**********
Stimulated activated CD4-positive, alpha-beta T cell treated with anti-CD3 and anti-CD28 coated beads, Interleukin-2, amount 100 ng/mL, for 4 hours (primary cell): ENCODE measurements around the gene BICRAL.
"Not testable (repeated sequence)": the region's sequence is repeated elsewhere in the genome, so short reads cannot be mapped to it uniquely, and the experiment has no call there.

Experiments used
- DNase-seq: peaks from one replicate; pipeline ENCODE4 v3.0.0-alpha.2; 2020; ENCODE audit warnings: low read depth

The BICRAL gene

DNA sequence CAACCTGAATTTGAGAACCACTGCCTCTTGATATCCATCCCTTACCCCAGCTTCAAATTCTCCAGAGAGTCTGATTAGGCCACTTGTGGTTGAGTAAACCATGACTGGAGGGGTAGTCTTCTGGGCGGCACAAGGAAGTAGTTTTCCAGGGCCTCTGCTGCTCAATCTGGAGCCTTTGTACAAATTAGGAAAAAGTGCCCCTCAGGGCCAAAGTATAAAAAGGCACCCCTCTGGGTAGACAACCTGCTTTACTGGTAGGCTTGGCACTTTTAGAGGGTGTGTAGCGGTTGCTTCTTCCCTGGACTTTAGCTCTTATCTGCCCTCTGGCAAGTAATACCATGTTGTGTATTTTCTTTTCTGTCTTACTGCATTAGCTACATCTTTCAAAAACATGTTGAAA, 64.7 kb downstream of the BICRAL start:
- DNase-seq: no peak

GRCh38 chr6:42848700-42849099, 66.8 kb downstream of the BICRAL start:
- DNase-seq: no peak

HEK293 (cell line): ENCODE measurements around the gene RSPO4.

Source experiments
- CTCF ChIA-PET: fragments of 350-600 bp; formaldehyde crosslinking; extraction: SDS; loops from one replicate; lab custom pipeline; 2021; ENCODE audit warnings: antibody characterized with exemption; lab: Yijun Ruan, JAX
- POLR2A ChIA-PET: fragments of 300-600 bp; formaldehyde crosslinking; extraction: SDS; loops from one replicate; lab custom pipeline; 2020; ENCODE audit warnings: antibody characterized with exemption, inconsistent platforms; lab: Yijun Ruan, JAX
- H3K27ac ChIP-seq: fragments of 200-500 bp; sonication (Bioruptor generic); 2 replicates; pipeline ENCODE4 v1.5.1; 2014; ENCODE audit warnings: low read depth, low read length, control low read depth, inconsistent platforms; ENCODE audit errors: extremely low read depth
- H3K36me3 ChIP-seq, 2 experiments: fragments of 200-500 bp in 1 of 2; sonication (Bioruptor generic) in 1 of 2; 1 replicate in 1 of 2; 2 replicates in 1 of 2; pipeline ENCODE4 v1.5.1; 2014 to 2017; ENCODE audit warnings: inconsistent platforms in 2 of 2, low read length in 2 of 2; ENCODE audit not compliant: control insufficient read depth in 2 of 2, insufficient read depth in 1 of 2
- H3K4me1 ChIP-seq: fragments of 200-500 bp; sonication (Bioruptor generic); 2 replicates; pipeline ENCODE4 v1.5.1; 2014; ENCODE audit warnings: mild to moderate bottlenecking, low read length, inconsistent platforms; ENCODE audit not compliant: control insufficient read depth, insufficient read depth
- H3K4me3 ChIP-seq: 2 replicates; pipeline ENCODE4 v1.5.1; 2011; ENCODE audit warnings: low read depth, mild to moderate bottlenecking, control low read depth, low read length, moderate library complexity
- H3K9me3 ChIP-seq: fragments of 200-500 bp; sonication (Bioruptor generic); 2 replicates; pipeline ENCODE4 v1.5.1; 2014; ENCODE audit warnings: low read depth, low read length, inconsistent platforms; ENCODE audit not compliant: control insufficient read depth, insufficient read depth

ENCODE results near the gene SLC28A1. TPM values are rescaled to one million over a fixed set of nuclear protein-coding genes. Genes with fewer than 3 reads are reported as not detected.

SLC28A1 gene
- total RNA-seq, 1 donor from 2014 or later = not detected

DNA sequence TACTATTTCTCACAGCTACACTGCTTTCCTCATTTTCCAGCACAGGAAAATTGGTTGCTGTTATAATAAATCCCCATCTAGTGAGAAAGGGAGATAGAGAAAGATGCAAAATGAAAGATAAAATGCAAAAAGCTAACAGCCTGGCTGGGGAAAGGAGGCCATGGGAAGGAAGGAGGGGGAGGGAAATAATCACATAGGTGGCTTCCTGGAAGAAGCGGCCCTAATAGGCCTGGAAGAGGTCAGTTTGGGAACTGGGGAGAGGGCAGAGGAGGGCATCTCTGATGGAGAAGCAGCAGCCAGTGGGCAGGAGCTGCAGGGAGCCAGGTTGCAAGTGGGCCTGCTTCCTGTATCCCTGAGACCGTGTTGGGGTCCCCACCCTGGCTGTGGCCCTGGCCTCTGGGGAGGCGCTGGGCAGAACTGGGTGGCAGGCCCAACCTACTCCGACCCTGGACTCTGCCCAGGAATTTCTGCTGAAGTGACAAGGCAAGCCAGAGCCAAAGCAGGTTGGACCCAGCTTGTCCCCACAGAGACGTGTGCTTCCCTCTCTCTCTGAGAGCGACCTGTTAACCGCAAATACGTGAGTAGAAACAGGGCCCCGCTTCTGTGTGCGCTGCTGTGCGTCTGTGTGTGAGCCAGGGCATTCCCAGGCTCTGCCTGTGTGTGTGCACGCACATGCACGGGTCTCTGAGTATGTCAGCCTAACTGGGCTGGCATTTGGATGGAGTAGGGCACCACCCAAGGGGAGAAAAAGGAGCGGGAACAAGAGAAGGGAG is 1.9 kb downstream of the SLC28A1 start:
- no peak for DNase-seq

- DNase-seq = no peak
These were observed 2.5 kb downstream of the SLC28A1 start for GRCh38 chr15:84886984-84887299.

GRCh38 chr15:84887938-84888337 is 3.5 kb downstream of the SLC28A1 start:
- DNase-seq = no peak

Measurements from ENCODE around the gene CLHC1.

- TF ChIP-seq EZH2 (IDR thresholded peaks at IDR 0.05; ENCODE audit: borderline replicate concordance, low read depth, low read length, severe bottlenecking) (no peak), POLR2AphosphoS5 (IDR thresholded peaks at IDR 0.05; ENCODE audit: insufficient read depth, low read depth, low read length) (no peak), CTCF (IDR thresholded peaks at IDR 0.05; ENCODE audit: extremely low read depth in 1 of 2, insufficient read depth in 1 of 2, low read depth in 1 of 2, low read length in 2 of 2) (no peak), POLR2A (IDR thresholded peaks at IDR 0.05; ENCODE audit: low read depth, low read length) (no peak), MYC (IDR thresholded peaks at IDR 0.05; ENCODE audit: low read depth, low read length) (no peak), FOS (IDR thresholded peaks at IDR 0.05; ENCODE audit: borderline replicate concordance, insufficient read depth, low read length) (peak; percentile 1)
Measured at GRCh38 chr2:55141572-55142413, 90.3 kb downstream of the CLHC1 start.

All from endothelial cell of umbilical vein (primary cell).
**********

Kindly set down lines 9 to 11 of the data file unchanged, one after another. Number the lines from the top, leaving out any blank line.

- DNase-seq: no peak

HEK293 (cell line): ENCODE measurements around the gene RSPO4.

Source experiments